Twenty-four experienced Venezuelan judges have gone back to school in Caracas this week to learn more about human rights.
This two-week programme is being backed by the United Nations, Amnesty International and Statoil Venezuela as well as the national judicial system.
Once the course has been completed, its 24 participants will travel around the country and pass on their newly-acquired knowledge to other judges.
"We're proud to participate in this project," Statoil Venezuela president Staffan Riben said at a ceremony to highlight the programme on 15 November.
Also present were the president of the national supreme court, the attorney-general, other government representatives, international oil companies, senior executives from the UN Development Programme (UNDP) and personnel from Amnesty's local organisation.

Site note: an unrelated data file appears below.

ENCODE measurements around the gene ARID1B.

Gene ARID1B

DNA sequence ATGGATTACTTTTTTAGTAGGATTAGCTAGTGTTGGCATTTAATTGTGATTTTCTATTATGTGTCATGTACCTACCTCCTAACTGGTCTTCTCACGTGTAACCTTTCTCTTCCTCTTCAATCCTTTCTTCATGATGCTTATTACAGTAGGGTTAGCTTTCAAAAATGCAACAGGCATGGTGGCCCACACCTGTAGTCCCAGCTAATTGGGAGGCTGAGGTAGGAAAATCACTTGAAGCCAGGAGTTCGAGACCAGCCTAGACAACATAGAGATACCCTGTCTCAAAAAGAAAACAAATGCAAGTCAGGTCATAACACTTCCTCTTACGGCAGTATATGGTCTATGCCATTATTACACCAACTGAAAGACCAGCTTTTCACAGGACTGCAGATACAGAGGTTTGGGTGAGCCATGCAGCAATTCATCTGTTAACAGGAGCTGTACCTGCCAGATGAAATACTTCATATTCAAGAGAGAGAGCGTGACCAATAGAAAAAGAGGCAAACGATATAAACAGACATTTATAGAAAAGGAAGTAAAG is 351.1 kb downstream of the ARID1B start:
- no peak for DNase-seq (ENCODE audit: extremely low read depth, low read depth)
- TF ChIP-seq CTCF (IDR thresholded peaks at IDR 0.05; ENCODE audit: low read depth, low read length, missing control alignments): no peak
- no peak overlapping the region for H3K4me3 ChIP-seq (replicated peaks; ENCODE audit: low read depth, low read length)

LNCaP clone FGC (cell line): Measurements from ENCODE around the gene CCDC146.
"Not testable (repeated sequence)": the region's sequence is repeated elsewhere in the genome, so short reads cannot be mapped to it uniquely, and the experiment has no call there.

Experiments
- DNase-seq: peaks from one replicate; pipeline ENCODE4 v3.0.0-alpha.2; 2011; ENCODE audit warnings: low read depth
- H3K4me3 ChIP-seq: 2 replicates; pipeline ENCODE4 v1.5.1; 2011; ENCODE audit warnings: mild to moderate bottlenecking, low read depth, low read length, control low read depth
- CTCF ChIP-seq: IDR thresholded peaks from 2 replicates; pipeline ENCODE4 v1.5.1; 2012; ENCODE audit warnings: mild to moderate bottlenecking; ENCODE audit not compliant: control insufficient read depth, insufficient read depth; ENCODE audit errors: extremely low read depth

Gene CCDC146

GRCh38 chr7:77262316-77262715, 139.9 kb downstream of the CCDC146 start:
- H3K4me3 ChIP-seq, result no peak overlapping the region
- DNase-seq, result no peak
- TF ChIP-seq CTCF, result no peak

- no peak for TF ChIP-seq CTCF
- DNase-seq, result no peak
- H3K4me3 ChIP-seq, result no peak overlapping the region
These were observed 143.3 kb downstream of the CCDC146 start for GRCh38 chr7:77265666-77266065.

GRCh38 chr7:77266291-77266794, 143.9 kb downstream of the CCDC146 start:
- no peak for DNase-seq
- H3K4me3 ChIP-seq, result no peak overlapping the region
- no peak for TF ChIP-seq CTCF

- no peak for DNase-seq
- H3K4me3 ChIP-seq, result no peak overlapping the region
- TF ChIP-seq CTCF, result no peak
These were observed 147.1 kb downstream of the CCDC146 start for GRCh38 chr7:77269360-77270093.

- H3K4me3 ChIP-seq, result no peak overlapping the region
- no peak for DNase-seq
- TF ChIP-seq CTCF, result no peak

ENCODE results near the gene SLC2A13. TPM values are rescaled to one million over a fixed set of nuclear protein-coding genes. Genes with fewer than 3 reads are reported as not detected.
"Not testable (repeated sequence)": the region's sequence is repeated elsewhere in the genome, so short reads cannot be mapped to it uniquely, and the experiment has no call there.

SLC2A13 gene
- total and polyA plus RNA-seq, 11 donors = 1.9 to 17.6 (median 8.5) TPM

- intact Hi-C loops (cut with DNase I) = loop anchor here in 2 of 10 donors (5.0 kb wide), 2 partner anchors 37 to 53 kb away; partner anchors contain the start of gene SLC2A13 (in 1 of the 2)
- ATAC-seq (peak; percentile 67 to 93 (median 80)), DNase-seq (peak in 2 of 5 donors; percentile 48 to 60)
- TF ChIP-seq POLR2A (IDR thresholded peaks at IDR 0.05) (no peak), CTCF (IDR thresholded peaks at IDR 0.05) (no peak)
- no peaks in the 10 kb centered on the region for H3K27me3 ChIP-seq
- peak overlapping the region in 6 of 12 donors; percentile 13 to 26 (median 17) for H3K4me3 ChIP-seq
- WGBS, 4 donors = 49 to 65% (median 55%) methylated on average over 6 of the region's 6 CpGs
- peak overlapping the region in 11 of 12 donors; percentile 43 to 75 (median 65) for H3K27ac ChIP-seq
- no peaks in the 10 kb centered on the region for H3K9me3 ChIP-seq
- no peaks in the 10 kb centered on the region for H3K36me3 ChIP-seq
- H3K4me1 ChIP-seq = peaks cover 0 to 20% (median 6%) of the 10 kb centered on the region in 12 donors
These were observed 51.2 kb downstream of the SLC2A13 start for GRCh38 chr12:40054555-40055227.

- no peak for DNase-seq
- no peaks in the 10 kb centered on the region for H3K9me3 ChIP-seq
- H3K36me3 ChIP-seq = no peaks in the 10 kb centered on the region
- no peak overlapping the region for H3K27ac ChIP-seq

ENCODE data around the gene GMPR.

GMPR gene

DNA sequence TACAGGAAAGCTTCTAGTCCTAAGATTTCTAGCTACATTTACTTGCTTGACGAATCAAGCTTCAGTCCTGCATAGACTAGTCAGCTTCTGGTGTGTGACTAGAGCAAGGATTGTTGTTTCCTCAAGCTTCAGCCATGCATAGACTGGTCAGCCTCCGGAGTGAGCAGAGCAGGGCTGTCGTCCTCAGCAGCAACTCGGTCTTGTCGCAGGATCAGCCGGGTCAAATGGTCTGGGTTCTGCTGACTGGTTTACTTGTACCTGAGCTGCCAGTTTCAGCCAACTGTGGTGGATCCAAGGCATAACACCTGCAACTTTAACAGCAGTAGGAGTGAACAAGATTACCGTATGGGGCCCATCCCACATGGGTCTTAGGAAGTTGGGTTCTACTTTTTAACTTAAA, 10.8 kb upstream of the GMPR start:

Statoil Venezuela is contributing NOK 1 million in two stages to help fund the training scheme.
Phase two covers judges and public defence counsel in the country's three largest and most populous states – Zulia, where Statoil is involved in the LL 652 field reactivation project, and Lara and Anzuatagui, where it is involved in the Sincor heavy crude development.
The total budget for the first two phases is NOK 2 million. A third stage, which has yet to be funded, will embrace the rest of Venezuela's judges.
Part of the UN's world-wide efforts to promote human rights, the training scheme aims to create a more secure and just society for all Venezuelans.
The UNDP has also invited the government of Norway to participate. If it accepts, Statoil and the Norwegian foreign service will be helping to make hundreds of Venezuelan judges more familiar with fundamental human rights and thereby limit injustice in the legal system.
A fuller report on the project is provided in the latest issue of Statoil Magazine, number 3 for 1999.